Another agency told me that I have to sign an MOU with them before we can share data. Is this true?
It might not be. There is a very high likelihood that you can legally share data under the Act by applying the Fives Safes framework and completing the data sharing agreement form. Contact ODA for confirmation.
What is a public sector agency and which public sector agencies are exempt?
A ‘Public sector agency’ has the same definition as in the Public Sector Act 2009, but excludes certain exempt public sector agencies. South Australian Ministers, Chief Executives and Departments all fall within the definition of a public sector agency. The following bodies are exempt from the definition of a ‘public sector agency’ and thus the Act does not apply to them:
When can data be shared by a public sector agency?
A public sector agency can share data that it controls (excluding exempt public sector data) if:
Who in my agency has authority to approve release of data to another agency?
Your agency must develop a policy to action, consider and approve data requests. Most agencies have appointed a Chief Data Officer who can assist you. The only legislative requirements relating to approvals for release relate to prescribed health data.
What if my agency disagrees or has concerns with a request from another agency?
Requests for data should not be approved unless your agency is satisfied that the potential data recipient can appropriately meet the requirements of the Five Safes.
What if there is a dispute concerning release of data?
Unless there is a significant cause for concern, data sharing requests for an appropriate purpose and use should not be refused. If a dispute arises, contact the Office for Data Analytics for advice. We can help!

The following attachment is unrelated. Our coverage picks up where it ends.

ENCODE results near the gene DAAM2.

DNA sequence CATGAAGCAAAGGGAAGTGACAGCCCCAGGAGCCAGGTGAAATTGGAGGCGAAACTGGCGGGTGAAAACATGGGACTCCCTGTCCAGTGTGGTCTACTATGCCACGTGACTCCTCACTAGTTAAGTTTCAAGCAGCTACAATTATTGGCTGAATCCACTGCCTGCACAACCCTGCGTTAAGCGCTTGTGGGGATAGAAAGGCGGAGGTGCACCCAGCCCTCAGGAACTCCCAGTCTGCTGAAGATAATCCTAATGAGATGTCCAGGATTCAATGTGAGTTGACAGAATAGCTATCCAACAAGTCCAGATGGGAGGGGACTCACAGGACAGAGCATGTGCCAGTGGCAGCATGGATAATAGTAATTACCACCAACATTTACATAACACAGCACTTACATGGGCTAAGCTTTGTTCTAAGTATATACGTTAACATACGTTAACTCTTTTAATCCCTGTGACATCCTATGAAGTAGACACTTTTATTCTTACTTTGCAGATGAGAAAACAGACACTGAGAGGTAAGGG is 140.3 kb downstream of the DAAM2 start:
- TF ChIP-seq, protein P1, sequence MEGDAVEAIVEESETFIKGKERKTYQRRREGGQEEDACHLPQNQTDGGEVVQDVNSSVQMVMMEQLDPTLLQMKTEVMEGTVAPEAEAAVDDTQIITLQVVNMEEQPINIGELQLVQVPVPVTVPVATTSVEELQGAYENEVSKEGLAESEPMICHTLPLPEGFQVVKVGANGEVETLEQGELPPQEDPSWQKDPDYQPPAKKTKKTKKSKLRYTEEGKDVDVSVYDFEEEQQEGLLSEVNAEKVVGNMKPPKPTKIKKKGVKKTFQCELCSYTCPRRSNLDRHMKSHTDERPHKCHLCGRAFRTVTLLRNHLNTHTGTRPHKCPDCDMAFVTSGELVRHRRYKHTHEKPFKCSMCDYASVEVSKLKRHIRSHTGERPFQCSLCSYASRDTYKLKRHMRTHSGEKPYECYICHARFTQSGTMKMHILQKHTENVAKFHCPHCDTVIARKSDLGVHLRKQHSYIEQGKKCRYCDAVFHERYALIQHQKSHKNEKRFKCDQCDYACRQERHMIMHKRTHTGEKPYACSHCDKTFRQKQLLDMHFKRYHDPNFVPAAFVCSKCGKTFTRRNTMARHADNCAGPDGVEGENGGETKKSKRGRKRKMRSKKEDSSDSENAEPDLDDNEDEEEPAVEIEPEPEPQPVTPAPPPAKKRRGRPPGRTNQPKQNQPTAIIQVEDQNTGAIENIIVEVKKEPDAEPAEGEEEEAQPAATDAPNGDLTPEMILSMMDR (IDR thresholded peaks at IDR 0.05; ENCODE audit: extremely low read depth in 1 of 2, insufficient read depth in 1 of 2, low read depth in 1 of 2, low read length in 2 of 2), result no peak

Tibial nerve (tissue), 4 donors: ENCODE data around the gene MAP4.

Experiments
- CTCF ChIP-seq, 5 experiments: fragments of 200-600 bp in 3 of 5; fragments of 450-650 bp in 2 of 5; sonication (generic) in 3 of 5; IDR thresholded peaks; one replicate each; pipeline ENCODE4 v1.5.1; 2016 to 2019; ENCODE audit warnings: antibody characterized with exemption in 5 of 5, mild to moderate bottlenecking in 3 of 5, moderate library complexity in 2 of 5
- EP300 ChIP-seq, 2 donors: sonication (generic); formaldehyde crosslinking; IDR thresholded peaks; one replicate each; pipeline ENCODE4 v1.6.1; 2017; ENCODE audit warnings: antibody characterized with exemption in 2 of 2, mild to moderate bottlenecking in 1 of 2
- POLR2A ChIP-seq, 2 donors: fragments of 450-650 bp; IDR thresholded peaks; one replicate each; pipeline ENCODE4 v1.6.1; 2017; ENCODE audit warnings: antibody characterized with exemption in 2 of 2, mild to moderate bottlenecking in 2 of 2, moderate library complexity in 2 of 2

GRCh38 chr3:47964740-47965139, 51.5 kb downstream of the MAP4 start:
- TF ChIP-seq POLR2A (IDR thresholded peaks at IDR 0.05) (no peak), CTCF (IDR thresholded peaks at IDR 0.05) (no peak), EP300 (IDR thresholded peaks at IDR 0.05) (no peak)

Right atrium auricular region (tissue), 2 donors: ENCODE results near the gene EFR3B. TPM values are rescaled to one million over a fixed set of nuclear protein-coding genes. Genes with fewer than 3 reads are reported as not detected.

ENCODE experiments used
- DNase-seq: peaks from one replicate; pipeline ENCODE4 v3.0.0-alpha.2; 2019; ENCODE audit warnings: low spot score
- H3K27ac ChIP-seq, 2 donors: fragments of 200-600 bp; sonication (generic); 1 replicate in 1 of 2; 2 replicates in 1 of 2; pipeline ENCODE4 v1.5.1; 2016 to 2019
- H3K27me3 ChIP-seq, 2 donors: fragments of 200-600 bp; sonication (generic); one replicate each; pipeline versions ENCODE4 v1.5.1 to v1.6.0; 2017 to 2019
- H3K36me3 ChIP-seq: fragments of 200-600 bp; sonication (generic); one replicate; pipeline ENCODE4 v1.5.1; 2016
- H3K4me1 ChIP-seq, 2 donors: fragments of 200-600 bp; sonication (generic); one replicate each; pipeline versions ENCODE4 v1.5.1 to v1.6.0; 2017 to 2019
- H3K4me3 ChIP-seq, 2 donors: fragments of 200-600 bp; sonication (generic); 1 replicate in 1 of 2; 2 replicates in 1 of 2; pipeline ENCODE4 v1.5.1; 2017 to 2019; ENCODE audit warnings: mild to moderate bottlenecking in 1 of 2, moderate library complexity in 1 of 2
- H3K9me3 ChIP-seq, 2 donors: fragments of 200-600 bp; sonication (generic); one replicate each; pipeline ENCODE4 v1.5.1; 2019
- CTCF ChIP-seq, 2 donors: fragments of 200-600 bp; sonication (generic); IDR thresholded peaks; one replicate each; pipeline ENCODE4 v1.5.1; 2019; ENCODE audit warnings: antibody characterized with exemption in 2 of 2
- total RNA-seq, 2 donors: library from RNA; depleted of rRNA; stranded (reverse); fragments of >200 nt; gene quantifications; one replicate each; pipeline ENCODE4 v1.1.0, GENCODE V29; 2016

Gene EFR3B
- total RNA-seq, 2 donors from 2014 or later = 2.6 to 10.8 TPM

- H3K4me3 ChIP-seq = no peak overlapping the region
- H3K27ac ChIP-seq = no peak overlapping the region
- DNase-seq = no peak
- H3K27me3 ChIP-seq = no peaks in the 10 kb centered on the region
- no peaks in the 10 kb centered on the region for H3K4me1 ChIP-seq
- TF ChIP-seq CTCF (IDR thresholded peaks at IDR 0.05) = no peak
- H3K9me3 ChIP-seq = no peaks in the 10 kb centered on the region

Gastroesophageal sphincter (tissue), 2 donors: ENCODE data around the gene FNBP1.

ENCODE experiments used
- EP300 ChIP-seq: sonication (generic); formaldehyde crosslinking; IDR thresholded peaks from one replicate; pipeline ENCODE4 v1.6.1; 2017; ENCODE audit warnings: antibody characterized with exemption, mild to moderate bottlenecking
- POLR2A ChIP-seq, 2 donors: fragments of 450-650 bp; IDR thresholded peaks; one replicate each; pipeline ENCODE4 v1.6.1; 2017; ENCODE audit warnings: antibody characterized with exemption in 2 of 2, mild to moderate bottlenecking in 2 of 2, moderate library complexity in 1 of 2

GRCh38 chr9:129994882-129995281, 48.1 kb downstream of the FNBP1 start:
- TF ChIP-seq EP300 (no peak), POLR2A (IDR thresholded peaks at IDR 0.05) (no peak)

Can the Minister for the Public Sector direct a public sector agency to share data, including exempt public sector data?
Yes. The Minister for the Public Sector has the power to authorise a binding direction to public sector agencies to provide public sector data to another public sector agency. The Minister must apply the Five Safes framework and be satisfied that sharing and use of data is appropriate in all specified circumstances. Public sector agencies are not authorised to share exempt public sector data that they hold under the Act with each other, but the Minister for the Public Sector can direct them to do so.
What are the obligations of public sector agencies once data has been shared?
The data provider and data recipient must continue to comply with all relevant data sharing safeguards (see above). The data recipient must not re-share, disclose or use the data except for the specified purpose in the data sharing agreement unless the following circumstances occur:
Can public sector agencies share data with the private sector under the Act?
Yes. South Australian public sector agencies can enter into data sharing agreements with all tiers of government in South Australia, or interstate non-government organisations including private industry or the community sector. The only additional requirement is that the Minister for the Public Sector must sign the data sharing agreement.